Big news: A new endogenous forcing found for climate change — sharks. For millions of years you thought predator-prey relationships were just about big fish having dinner, but not so, they are climate forcings. Sharks cool the planet, and stop storms, floods, droughts and malaria. Crabs, on the other hand, pollute like a coal company. It’s a miracle that the planet made it through the last billion years without the EPA managing the shark-crab numbers thing. This ABC interview inspired me to channel the spirit of neolithic science.
The dusken-shark doth smite the naughty fishies and give us nice weather
New research has found that sharks play an important role in preventing climate change, warning that overfishing and culling sharks is resulting in more carbon being released from the seafloor.
“Sharks, believe it or not, are helping to prevent climate change,” said Dr Peter Macreadie, an Australian Research Council Fellow from Deakin University and one of the paper’s authors.
Sharks: Good. Crabs and Turtles: Bad. Kill those turtles!
“Turtles, crabs, certain types of worms, stingrays — these animals that are overabundant to do with loss of predators used to keep their numbers in check,” [...]
It’s only been a week, and already the door is open to the emissions trading monster. The Nationals may have got Turnbull to agree in writing last Tuesday that he would not change the Abbott policies, but writing things on paper is not enough, apparently it needs to be carved in stone.
If the member for Goldman Sachs still wants the fake “free” market solution — the one he threw away his leadership for in 2009 — he can keep the current coalition plan but use foreign credits to meet the targets. The global carbon market is the $2 Trillion dollar scheme to enrich financial houses, crooks and bureaucrats. It’s a whole fiat currency, ready-to-corrupt. The vested interests in this are knocking at every door. They’d be mad not too. But what kind of world do we want to live in? We don’t have to reward the do-nothing unproductive sector and the corrupt.
A carbon tax is a pointless waste, and the worst kind of carbon tax is a global trading scheme.
If Australians don’t want to be sold out in Paris, they need to protest now. I suggest writing to The Nationals, Libs, Nick Xenophon and media outlets.
If only climate models worked. Until then, the insurance bills are “eyewatering” with ten billion dollars poured into Australian Desal plants that aren’t used, and which cost another billion each year to keep being not used.
Imagine if one of these states had spent a hundredth as much on research as they did on building white elephants. They could have brought in top maths-heads, engineers, physicists and modelers and developed independent climate models that used solar factors, cosmic rays, lunar factors and even neural nets. The productivity growth could be flat-out fantastic — with the right information farmers could pick the right crops, plant at the right times, and destock or restock, and not waste seed on dry ground. Town planners could manage dams, floods and droughts without turning taxpayer dollars into mushroom clouds. The CSIRO Budget is $1.2 billion (of which the taxpayer pays $780m) and BOM $360 million (taxpayer: $212m) but the real cost of strangled government science is far more.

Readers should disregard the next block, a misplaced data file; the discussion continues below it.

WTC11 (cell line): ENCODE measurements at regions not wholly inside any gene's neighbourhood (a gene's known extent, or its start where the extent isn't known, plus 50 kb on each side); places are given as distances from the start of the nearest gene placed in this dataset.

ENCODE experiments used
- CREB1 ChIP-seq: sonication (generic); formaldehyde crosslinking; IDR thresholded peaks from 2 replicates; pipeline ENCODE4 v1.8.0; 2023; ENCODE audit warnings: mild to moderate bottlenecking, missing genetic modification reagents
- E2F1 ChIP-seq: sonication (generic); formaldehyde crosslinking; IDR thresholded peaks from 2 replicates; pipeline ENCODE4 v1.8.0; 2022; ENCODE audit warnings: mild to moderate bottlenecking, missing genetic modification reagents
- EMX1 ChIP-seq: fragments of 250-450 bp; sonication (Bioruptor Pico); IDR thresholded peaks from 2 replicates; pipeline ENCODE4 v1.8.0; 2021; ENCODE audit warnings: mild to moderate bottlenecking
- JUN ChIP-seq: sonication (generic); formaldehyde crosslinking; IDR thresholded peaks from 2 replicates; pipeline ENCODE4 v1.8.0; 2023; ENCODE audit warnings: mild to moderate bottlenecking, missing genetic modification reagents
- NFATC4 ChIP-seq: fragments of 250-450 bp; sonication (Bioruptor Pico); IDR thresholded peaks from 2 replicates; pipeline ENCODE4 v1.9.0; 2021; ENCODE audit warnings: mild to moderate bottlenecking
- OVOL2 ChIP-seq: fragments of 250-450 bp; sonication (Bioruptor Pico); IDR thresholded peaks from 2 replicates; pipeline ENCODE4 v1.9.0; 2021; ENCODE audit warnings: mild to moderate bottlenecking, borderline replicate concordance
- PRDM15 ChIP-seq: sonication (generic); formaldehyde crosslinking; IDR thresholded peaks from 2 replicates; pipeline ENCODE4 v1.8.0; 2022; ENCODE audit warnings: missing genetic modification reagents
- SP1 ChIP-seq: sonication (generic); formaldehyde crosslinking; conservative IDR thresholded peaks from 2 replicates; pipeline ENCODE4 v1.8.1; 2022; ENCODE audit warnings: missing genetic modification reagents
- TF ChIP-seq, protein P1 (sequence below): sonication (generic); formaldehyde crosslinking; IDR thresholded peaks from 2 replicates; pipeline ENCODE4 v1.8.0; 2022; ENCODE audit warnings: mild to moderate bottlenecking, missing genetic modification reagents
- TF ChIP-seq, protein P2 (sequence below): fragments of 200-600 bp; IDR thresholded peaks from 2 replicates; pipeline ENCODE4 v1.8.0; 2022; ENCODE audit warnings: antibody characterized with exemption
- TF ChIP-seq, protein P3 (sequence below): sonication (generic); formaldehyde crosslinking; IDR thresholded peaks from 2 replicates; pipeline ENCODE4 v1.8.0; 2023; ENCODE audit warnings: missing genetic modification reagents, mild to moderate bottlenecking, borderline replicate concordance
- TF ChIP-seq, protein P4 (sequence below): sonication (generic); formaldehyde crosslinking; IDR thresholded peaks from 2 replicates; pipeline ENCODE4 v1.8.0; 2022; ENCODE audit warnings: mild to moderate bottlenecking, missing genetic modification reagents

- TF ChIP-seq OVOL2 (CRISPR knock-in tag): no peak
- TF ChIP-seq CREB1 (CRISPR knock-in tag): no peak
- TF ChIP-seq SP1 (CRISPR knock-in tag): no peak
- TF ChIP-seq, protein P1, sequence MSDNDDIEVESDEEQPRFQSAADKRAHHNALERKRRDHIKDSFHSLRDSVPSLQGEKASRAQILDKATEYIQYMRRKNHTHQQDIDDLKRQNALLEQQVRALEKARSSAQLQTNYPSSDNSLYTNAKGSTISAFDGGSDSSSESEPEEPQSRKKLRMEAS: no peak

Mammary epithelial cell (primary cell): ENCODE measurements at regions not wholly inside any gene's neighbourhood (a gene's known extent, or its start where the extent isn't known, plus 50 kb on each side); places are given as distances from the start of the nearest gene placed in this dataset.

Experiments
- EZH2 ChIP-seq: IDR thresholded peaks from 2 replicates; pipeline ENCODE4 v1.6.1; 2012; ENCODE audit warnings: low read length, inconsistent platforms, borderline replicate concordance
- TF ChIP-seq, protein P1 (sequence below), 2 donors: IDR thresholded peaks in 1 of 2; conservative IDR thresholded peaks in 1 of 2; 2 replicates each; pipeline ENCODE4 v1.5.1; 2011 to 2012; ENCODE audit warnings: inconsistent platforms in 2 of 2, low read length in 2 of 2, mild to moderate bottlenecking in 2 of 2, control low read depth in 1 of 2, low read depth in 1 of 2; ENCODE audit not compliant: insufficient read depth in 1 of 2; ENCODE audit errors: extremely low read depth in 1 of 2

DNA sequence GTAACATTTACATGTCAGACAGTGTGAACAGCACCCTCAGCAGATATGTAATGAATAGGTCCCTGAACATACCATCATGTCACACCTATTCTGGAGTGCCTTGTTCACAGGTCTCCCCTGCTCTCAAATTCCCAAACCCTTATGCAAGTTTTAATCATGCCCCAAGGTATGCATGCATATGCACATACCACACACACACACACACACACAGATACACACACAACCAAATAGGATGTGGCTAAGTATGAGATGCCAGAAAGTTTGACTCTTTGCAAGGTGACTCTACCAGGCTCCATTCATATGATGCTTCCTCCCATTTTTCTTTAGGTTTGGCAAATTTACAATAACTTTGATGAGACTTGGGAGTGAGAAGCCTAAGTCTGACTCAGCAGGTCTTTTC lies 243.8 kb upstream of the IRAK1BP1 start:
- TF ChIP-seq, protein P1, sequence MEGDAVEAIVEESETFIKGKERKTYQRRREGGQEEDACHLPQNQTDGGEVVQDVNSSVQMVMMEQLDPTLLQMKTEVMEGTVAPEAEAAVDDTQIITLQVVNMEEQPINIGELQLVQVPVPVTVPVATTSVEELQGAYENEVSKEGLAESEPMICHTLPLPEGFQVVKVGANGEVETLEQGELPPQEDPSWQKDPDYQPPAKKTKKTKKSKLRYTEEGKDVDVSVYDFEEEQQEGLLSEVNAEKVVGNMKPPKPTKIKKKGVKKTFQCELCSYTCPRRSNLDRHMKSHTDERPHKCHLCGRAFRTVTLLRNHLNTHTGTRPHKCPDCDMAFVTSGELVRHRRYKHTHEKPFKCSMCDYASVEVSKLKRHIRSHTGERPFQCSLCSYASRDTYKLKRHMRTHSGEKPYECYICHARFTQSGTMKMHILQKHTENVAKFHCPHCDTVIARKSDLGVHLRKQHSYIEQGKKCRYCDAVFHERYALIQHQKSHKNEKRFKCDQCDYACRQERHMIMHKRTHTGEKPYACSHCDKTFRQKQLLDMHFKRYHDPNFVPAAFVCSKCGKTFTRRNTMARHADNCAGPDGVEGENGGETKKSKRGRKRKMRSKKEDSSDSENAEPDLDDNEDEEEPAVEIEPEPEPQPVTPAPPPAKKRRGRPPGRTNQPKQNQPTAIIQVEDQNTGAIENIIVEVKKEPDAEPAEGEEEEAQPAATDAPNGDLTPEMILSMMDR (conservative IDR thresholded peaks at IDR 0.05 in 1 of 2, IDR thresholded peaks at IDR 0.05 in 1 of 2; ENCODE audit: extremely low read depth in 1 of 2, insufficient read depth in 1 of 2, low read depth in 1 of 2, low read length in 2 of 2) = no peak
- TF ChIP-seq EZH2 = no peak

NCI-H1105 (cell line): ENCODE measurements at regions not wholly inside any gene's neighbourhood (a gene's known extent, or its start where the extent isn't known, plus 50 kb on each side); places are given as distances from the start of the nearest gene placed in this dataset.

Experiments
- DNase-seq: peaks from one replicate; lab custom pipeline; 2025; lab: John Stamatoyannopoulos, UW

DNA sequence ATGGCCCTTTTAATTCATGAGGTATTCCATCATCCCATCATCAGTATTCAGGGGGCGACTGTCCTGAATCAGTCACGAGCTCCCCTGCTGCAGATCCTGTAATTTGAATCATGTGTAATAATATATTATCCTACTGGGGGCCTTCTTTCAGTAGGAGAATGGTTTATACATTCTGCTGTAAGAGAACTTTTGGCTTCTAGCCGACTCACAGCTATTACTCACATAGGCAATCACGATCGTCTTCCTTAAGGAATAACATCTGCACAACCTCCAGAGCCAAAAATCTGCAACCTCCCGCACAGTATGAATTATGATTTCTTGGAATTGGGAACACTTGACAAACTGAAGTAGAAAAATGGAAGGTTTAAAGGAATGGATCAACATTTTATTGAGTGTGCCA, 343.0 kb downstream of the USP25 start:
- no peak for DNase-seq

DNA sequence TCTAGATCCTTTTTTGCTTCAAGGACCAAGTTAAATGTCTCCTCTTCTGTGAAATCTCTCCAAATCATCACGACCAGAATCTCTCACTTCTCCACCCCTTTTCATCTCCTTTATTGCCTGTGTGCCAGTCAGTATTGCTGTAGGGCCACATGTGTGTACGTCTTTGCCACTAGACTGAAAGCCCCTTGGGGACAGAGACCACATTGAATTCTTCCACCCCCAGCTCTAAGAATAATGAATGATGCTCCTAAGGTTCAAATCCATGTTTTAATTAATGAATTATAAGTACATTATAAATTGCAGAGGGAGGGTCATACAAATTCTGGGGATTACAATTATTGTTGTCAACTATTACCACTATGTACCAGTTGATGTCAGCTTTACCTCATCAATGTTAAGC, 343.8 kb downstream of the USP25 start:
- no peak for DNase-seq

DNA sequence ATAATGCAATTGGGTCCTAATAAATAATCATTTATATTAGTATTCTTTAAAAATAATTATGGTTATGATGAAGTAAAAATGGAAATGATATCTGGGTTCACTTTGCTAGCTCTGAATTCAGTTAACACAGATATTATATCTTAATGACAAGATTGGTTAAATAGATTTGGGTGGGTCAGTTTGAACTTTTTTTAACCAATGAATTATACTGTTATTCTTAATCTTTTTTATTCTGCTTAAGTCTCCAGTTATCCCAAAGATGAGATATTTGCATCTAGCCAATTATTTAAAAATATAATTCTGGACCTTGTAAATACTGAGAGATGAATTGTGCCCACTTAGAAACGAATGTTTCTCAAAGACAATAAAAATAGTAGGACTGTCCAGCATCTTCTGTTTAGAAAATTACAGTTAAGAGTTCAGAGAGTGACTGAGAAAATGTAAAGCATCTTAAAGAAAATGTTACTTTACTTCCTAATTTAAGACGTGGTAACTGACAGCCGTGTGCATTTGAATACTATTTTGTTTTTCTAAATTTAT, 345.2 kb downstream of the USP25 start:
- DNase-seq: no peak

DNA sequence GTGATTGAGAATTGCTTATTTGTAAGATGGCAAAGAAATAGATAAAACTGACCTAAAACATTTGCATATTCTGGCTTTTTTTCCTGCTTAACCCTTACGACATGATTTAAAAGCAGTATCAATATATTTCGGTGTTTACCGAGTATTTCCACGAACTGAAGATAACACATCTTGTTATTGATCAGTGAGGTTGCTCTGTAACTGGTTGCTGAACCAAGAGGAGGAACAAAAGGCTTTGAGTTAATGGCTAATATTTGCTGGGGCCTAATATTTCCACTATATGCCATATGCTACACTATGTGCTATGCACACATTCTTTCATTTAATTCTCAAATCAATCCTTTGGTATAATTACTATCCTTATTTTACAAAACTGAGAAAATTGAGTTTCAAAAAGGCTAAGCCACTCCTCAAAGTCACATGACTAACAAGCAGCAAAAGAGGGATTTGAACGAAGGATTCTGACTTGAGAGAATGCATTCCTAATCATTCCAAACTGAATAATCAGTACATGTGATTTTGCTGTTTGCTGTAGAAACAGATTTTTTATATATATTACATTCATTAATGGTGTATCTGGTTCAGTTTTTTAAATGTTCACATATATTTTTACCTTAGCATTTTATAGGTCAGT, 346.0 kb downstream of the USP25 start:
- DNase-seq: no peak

UPDATE: The Tungun plant in QLD may be revived for 6 weeks (at great cost) soon, and theoretically “might” be used permanently from 2020.
Idle desalination plants built by Labor cost $1bn
TonyfromOz explained how fatal the numbers on “carbon capture” are. (It’s like the GFC of engineering). The new coal plants cost 60% more to build and waste something like 40% of the entire energy they generate to “catch” a beneficial fertilizer and and stuff it in a small hot hole underground.
It’s hard being first, but hey, the plant is only 2 years behind and $4.4 billion over budget. Part of the costs are due to delays because of wet weather. (Apparently the climate models did not see that coming…)
Obama has set aside $6 billion since 2009 for lab research and “commercial deployment” of clean coal. In response to the abject failure he’s doing what most people do when spending other people’s money — “Despite these troubles, the White House says it will continue to support clean coal.”
News last week:
America’s First Clean Coal Plant Put Mississippi Power ‘on the Brink of Bankruptcy’
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Last week, state regulators approved an emergency rate increase for Mississippi Power in order to keep the company afloat as it completes the increasingly-expensive Kemper plant. Mississippi Power customers will [...]
How will that 1mm sea level rise affect your office?
Apparently, no one can escape the dangers of climate change. Even when you are indoors, safe from the “extreme weather events” and flooding that we are told are the result of increases in the Earth’s temperature.
The Obama Administration has awarded $8 Million in government grants to nine universities to study the impact that climate change has on indoor air quality. The EPA defends the move by claiming that climate change’s effects on indoor air pollutants that lead to asthma, as well as mold and mildew, aren’t well understood. However, as with everything negative that occurs in the world, the Obama Administration is assuming that global warming probably has something to do with it.
Not only is the climate impact on asthma not well understood, asthma isn’t understood either. So lets ask a climate model that doesn’t work to figure out future rates of a condition we don’t know the exact cause of during imaginary weather that probably won’t happen.
Really the main effect of anthropogenic climate change is not on our lungs, it’s on our wallets.
I predict man-made-climate-change means the weather will stay the [...]